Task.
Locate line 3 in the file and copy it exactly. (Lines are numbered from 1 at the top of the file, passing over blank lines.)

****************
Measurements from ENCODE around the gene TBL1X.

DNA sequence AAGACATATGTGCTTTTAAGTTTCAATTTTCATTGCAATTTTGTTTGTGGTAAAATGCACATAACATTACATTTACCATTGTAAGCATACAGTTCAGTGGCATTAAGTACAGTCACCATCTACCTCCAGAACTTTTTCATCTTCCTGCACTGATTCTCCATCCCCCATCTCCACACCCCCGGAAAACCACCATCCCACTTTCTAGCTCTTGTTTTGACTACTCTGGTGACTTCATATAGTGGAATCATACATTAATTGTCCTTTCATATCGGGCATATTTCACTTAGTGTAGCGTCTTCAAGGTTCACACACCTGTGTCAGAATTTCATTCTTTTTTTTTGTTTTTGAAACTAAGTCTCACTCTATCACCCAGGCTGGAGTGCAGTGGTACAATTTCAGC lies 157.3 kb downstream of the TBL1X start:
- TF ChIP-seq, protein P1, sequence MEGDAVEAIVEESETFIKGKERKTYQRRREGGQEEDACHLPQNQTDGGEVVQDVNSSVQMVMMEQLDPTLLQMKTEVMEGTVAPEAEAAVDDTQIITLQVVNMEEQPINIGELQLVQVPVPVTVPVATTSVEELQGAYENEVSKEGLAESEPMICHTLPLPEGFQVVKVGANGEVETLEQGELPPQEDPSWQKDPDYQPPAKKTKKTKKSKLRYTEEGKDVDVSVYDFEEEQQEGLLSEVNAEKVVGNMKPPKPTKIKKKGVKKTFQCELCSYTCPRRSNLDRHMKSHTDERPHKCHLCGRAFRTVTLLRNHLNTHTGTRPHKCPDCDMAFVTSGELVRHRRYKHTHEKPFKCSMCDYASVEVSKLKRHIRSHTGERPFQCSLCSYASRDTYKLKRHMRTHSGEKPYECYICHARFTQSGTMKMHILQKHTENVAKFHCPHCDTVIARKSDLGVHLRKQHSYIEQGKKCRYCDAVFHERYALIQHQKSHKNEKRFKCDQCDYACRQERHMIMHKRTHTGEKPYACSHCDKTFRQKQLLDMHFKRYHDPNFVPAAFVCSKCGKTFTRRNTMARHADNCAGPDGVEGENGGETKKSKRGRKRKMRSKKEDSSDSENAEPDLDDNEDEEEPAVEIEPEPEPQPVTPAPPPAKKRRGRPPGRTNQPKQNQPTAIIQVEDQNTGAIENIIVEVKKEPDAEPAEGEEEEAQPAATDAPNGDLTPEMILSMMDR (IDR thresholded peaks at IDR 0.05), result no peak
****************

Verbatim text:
- TF ChIP-seq, protein P1, sequence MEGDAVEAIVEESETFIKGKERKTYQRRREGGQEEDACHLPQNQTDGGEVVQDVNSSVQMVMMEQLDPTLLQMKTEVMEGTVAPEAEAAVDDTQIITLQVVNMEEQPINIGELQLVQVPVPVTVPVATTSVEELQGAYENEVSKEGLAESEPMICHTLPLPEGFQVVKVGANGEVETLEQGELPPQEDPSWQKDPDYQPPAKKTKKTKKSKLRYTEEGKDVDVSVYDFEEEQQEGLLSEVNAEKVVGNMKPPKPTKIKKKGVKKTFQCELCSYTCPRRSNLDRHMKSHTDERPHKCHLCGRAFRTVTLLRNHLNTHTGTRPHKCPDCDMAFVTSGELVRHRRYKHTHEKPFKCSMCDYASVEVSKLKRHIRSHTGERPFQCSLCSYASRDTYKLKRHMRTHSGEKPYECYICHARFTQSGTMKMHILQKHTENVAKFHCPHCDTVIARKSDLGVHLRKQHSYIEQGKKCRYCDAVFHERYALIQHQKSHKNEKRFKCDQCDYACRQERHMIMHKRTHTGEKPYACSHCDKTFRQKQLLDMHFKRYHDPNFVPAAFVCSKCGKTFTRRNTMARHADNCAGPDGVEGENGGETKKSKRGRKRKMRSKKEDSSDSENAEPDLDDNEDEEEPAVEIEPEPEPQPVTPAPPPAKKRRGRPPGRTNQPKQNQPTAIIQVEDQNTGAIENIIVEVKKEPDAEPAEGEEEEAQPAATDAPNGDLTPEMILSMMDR (IDR thresholded peaks at IDR 0.05), result no peak